With temperatures creeping into the 60s, the honeybees in Fairview Elementary School’s courtyard have emerged after the cold winter months they spent huddled in a ball to keep warm.
After having spent the winter eating their way through their honey reserves, now is their time to venture out to collect new pollen and nectar from flowers.
The hive at Fairview is there not only to provide more pollinators but also as a tool to teach students about the importance of bees in the ecosystem, fifth-grade teacher Brian Earls said.
"I think it’s fixed a lot of the scare of bees and them being dangerous and wanting to sting people," Earls said. "Our kids here, from kindergarten on, really do a lot of ecosystem concepts in science, so they seem to grasp the concept of the need for pollinators. That’s been good, too."
There has been concern about the survival of wild bees in the ecosystem, especially with pesticides, pests, global warming and colony collapse disorder, said Sarah Cramer, a doctoral candidate at MU studying agricultural education.
Cramer said there was an uptick in honeybee colony survival in winter of 2017, and, after speaking with other beekeepers, she believes the same might be true for winter of 2018.
"Even though I love working with bees — I love honeybees as livestock — I think my concern for bee populations has shifted much more to native bees and other pollinators that we don’t hear about as much but are actually the ones dying because of all the same pressures that we’re putting on honeybee populations," Cramer said.
Cramer is the honeybee consultant for Columbia Public Schools and helps K-12 Science Coordinator Mike Szydlowski and Earls with monitoring the Fairview hive. She has kept bees for seven years now and has a wider knowledge of what pests to look for and how to best take care of the hive. At one point, it had an infestation of mites, which Earls said Cramer helped to eradicate.
"It’s hard for honeybees," Cramer said. "The world is still pretty harsh to them."
The Fairview hive was funded with a grant through The Honeybee Conservancy, an organization devoted to placing bees "where they can pollinate locally grown food and serve as educational magnets," according to its website.
Cramer helped Szydlowski write the grant for Fairview’s beehive. She has studied the importance of elementary school garden education and outdoor learning for her dissertation.
"This authentic time in nature, time with animals, time with plants, that’s really the thing that will raise the next generation of environmentally aware adults," Cramer said. "I think the honeybees are one piece of that, because they are just so fascinating, and they’re so charismatic and engaging that it’s hard to be around a beehive — and have it led by someone who knows what they’re doing — and not lean in and want to see what’s happening."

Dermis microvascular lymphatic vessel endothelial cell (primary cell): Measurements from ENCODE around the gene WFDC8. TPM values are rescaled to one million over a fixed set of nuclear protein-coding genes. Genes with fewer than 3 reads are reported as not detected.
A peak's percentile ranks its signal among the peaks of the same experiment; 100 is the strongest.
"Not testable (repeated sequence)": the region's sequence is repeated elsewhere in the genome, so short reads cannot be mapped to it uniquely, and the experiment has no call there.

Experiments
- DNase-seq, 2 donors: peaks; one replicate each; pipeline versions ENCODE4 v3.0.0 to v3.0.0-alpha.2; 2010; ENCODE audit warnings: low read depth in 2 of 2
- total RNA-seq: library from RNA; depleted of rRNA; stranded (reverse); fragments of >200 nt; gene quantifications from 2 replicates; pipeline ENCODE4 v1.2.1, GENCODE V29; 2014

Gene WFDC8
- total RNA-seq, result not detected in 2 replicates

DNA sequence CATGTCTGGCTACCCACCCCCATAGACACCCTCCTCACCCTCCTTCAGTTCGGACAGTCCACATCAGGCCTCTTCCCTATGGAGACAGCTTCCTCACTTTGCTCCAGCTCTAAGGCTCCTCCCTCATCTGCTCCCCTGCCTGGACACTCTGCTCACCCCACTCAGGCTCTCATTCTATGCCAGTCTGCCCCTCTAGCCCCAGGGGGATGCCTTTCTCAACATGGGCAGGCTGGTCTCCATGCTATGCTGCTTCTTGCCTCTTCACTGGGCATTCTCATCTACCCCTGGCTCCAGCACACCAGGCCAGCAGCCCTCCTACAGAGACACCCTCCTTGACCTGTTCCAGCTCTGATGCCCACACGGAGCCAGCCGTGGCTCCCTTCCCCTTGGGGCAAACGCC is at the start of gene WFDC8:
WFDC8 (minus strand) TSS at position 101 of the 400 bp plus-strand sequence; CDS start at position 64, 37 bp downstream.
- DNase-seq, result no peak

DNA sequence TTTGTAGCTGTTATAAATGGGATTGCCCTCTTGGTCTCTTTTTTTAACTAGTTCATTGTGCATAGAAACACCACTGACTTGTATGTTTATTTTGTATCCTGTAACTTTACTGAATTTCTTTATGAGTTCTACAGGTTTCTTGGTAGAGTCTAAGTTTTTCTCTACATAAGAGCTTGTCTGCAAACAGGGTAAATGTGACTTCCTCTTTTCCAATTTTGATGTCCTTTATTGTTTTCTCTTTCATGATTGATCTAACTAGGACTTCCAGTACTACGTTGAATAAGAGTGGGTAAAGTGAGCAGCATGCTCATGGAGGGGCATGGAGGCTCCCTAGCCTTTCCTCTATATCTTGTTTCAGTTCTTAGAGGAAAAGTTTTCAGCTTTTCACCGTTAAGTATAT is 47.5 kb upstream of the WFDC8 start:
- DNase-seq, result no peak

Szydlowski echoed the fact that students learn better with these hands-on experiences.
"Research shows that a kid that learns memorizable science content, they’ll forget that within seven to 14 days," Szydlowski said. "Our new standards are really more focused on scientific processes and not memorizing certain content, so we want to give them as much phenomena as they can."
Honeybees are known to be very social, and they work within a system of relationships that supports the hive.
"The social dynamics of a beehive are stunning — it's so amazing," Szydlowski said. "You think about a bee as maybe this dumb insect, and we don’t quite understand their social components, but they are very smart somehow. It’s good to have those mysteries with the kids, that we don’t know everything yet."
Szydlowski recently opened the hive for Earls’ students. Many were excited to see the queen bee, which was marked by the distributor with a yellow dot to distinguish it in the hive.
"They were, like, really exciting to see," fifth-grader Noah Huff said. "When I saw the queen bee, and seeing the dot on it, I was surprised that it was still there since last fall."
"This is the first time I’ve seen a queen bee, so it’s really cool," said Azooz Alturki, also a fifth-grader. "I like how the school is taking care of bees because their population is going down by a ton."
The hive is coming up on a year of being installed at the school, and the honeybees made it through their first winter. Earls helps take care of the hive along with Szydlowski and Cramer, by monitoring activity and making sure it has sugar water.
"So far, they’ve done everything else," Earls said of the bees.
At first, Earls said there was some concern about having bees at the elementary school, but Szydlowski said there are protective measures in place to prevent any potential dangers.
Fairview's layout includes a center courtyard with walls on each side where the hive is kept, keeping both the hive and students safe. Signs are posted on the doors surrounding the courtyard to alert about the hive.
"We needed to have a controlled spot where we could have some rules and tell people about what to do and what not to do, and make sure everyone could follow the rules," Earls said. "As long as everyone respects it, there are no issues."
Because of the success of Fairview’s hive, hives will be placed at five other Columbia schools at the beginning of May, Szydlowski said. They are Jefferson and West middle schools and Midway Heights, Blue Ridge and Benton STEM elementary schools. The hives will be funded by the district science budget.
"I think it’s building to the development of these more environmentally aware adults who, in the end, are the ones who will make the decisions about our planet," Cramer said.
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